State Your Case: Brian Dawkins

Brian Dawkins photo courtesy of the Philadelphia Eagles/Brian Garfinkel

By Clark Judge

Talk of Fame Network

In  his first year of eligibility, Brian Dawkins is one of 26 semifinalists for the Hall-of-Fame’s Class of 2017 — with the smart money on him making the cut to 15 finalists in January. But then the road to Canton steepens, and it’s not so much the competition that becomes a speed bump as it is the position he played.


briandawkinsThere are only seven pure safeties in the Pro Football Hall of Fame, and the last one who played – Kenny Houston – retired after the 1980 season, or 36 years ago. And the last one elected? It was Paul Krause in 1998, or 19 years after his retirement, and he’s the NFL’s career leader in interceptions.

Sooner or later someone must break the barrier that keeps safeties out of Canton, and maybe, just maybe, it’s Brian Dawkins.

But that’s where the competition comes in. Former safeties John Lynch and Steve Atwater are in the queue, too, with both finalists for the Class of 2016. Atwater made it for the first time and didn’t survive the cut from 15 to 10. But three-year finalist Lynch did, which means he’s in the on-deck circle for 2017.

Only that could be a problem. Reason: Simple. John Lynch was not an all-decade choice; Brian Dawkins was. Dawkins also had more tackles, more sacks, more interceptions and more forced fumbles. Both were nine-time Pro Bowlers, but Dawkins was a six-time All-Pro. Lynch was named to the team four times.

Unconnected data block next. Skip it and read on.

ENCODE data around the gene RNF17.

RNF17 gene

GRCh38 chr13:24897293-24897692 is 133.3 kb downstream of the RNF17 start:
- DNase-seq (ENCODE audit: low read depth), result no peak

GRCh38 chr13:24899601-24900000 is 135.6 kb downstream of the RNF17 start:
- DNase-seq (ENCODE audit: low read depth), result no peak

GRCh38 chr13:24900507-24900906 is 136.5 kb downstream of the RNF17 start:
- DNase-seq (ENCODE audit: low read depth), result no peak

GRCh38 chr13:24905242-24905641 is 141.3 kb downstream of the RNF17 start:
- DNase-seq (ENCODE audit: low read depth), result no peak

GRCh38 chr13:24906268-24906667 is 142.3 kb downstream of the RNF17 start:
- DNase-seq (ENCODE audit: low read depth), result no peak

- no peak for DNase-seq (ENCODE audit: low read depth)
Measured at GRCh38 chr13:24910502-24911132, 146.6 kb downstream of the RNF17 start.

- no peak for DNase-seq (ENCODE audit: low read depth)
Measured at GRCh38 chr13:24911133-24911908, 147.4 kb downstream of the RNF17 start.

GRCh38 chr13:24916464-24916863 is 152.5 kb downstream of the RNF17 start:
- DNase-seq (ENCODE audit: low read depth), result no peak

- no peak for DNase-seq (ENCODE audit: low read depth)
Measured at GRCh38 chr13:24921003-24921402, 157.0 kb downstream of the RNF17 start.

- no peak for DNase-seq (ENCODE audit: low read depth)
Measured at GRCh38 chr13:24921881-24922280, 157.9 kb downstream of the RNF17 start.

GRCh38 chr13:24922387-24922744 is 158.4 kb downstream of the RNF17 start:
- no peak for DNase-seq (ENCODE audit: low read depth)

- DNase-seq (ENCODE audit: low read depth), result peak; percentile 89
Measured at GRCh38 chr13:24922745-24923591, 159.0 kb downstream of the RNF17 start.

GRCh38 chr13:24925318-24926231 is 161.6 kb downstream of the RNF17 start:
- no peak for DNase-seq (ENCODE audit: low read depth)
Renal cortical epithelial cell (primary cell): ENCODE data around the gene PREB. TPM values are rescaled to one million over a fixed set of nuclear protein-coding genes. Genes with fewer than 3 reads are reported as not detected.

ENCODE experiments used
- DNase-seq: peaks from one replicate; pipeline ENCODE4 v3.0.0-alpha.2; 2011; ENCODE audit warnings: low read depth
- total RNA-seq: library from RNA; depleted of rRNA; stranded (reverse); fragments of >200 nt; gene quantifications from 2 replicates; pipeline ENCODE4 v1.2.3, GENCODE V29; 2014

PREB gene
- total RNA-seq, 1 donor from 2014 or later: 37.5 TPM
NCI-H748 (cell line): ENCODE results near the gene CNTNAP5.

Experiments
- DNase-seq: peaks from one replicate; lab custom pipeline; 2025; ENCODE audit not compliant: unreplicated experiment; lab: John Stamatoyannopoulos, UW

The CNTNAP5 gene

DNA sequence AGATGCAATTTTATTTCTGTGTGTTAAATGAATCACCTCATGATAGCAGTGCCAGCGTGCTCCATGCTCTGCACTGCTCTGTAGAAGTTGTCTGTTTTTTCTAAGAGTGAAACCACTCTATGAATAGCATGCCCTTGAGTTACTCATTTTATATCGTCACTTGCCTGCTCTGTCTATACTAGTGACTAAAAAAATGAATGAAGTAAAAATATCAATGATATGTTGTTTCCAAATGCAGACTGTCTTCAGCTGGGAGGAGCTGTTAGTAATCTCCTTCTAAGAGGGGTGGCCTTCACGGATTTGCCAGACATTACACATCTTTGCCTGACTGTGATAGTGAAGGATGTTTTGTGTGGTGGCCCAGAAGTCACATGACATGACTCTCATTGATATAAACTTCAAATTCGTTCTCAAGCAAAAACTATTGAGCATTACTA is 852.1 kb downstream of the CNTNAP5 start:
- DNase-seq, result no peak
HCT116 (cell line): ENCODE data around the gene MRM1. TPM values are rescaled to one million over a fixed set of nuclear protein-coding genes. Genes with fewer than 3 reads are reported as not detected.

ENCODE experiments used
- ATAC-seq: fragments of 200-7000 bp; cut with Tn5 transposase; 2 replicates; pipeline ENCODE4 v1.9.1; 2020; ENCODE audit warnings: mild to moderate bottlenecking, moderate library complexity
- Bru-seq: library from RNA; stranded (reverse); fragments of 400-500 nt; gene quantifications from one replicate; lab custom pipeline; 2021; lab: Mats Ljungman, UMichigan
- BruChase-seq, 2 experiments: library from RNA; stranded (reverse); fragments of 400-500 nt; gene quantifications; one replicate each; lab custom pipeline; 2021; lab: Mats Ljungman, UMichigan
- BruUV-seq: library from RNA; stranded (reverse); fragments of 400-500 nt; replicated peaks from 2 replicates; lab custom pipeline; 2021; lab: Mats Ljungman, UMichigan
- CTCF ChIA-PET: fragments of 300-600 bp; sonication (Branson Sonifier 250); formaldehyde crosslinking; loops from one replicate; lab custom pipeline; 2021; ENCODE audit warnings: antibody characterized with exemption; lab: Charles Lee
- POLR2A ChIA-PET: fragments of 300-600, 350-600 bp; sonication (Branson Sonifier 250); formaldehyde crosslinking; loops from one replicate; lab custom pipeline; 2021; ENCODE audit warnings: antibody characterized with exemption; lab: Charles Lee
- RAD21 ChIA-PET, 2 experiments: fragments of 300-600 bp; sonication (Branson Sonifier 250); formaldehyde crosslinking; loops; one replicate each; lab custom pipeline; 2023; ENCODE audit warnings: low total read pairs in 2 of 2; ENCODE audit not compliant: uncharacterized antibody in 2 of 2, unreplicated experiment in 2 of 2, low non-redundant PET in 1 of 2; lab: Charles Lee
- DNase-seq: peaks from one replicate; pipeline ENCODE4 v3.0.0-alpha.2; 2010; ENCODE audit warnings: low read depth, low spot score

Both are Hall-of-Fame worthy, but let’s be honest: If you’re going to put one in, Dawkins is the logical choice. Except … except there are voters who insist on respect for the queue; that unless the candidate is a first-year slam dunk like, say, a Brett Favre, Joe Montana or Junior Seau, he gets in line and waits his turn.

PHILADELPHIA - OCTOBER 26: Safety Brian Dawkins #20 of the Philadelphia Eagles enters the field during the game against the Atlanta Falcons on October 26, 2008 at Lincoln Financial Field in Philadelphia, Pennsylvania. The Eagles won 27-14. (Photo by Drew Hallowell/Getty Images) *** Local Caption *** Brian Dawkins
PHILADELPHIA – OCTOBER 26: Safety Brian Dawkins #20 of the Philadelphia Eagles enters the field during the game against the Atlanta Falcons on October 26, 2008 at Lincoln Financial Field in Philadelphia, Pennsylvania. The Eagles won 27-14. (Photo by Drew Hallowell/Getty Images)

Under normal circumstances, Dawkins might be that slam dunk. But there is nothing normal about what happens with safeties when it comes to the Hall, and there’s always the possibility that Dawkins, Lynch and Atwater split votes – much as happened for years with wide receivers Cris Carter, Andre Reed and Tim Brown — guaranteeing that no safety goes in until Ed Reed and/or Troy Polamalu join the party.

And that would be a shame.